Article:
Gus muses on who “it” will be tonight. Then he discovers that the stove has gone out; neither of them has a shilling for the gas meter. Ben checks his...

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The Dumb Waiter Dramatic Devices

(Comprehensive Guide to Drama)

The Dumb Waiter employs several dramatic devices common to the Theater of the Absurd. The audience is brought into the play seemingly in medias res, a position Aristotle found appropriate only for the epic. The opening has no traditional exposition. The two characters onstage remain a mystery, and no introduction to the plot is given. The audience must grope for literal as well as allegorical meaning. In the play, Pinter even withholds conversation for an inordinate length of time, as Gus ties and unties his shoes, removing things from them.

In keeping the audience uninformed, Pinter increases tension. He unfolds information sparingly, keeping the focus on the superficial level of the comic plot, building suspense out of inanity. The argument over “put the kettle on” or “boil the kettle” may be silly, but the audience senses a threat of violence as Ben and Gus argue. With each release in laughter, the tension only grows, as the underlying terror becomes more apparent. No real surprise should result when these two characters are revealed as murderers.

The dumbwaiter’s intrusion from above into the comic chaos below further intensifies the uneasiness provoked by the play’s enigmatic action. The machine, too, is dichotomous. It possesses comic creakiness, makes comic demands, and allows comic confrontation; at the same time, it is a device that menaces, as it suddenly injects itself into the action, permanently altering the...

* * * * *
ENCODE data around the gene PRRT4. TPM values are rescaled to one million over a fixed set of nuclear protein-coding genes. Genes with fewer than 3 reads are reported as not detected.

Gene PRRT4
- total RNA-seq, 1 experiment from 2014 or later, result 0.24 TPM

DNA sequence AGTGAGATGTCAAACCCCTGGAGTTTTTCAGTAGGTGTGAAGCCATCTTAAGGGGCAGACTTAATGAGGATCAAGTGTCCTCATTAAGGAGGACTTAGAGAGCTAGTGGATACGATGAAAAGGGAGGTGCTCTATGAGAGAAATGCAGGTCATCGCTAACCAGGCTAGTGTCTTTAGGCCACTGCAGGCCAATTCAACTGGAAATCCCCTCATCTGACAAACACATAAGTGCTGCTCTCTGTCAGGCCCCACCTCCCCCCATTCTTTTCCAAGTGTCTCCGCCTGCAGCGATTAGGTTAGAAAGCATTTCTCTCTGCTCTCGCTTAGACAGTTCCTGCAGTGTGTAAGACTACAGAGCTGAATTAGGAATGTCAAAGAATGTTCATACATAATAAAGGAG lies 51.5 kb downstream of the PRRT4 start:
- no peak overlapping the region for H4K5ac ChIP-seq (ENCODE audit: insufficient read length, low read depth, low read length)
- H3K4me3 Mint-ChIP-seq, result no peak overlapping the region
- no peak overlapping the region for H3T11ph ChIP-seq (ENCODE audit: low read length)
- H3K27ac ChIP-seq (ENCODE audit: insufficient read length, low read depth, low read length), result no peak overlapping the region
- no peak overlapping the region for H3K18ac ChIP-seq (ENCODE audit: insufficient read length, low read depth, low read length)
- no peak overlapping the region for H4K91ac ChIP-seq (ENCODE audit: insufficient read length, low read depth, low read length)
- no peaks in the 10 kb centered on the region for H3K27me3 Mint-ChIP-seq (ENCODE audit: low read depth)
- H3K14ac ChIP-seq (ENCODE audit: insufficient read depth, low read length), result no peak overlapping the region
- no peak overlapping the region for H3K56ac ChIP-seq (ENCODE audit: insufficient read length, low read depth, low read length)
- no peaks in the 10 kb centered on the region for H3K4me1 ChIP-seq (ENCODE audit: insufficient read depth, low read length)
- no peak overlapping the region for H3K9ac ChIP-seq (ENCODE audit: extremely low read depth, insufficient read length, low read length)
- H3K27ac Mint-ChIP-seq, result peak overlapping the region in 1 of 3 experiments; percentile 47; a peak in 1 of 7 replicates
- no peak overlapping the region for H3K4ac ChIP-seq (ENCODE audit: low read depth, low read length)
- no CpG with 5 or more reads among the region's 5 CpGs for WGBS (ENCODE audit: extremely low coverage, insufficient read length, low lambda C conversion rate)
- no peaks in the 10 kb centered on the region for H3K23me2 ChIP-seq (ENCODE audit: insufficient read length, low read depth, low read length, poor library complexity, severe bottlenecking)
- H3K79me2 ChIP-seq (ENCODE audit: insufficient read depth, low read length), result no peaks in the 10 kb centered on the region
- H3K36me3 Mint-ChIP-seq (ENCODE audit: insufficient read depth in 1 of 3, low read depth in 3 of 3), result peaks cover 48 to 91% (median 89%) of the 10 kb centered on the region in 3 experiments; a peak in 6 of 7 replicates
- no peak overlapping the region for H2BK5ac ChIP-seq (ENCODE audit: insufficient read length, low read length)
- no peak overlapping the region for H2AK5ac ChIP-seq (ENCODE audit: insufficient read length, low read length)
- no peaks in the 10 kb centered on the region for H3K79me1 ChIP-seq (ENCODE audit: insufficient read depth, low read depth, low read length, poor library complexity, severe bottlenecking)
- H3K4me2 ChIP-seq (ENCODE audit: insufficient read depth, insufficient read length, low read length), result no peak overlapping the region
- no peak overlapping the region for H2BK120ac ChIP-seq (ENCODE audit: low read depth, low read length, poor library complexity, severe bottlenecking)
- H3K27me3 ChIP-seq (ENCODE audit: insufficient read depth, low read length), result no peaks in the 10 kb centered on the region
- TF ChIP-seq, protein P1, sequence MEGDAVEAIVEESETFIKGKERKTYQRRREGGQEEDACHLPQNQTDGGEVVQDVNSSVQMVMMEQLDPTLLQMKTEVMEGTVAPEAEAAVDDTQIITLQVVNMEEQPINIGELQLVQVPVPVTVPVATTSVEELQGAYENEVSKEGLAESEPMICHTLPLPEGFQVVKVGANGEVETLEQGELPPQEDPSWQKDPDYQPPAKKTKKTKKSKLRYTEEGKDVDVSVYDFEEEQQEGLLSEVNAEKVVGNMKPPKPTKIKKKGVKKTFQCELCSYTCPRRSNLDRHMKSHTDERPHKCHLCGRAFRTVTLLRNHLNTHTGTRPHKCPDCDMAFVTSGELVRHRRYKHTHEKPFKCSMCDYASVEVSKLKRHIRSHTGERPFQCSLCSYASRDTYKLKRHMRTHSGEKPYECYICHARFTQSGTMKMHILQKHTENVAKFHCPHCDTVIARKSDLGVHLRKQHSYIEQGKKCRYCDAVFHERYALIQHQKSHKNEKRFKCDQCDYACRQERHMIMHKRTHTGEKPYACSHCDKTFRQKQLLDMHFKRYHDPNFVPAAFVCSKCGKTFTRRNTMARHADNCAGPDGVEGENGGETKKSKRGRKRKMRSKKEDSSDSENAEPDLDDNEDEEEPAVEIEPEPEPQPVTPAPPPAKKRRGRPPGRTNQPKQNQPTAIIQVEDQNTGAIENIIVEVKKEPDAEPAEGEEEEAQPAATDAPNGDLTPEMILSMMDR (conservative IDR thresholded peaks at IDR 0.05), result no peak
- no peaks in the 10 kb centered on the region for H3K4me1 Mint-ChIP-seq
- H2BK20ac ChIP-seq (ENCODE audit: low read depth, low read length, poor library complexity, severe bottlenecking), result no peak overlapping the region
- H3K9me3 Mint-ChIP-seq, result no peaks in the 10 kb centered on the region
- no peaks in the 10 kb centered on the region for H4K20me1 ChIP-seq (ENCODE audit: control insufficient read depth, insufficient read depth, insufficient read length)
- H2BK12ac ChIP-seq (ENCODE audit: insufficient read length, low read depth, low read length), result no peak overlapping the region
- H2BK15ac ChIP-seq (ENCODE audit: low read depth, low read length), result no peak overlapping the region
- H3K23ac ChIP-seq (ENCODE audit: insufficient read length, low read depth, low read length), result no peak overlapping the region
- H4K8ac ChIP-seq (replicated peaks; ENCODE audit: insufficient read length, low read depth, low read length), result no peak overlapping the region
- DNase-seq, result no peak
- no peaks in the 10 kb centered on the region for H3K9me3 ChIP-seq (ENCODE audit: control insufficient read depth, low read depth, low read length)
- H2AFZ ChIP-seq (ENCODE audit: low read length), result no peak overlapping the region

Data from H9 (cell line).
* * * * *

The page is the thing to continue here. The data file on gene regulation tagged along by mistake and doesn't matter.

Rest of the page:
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The Dumb Waiter Places Discussed

(Critical Guide to Settings and Places in Literature)

Basement room

Basement room. Located somewhere in Birmingham, England, this room is furnished only with two beds pushed against the back wall. A dumbwaiter (small serving elevator) comes down between the two beds. A door to the right exits to a hallway, and a door to the left exits to a kitchen and bathroom—rooms that cannot be seen. The basement room resembles a prison cell, suggesting that the play’s two main characters (petty killers or “hit men”) are already being punished for their crimes by the bleak, confining lives they lead. Waiting to carry out their next job, they represent each other’s hell. The two doors suggest the simple mazes in a rat’s cage: On the left side, food comes in and goes out; the exit on the right side represents birth and death.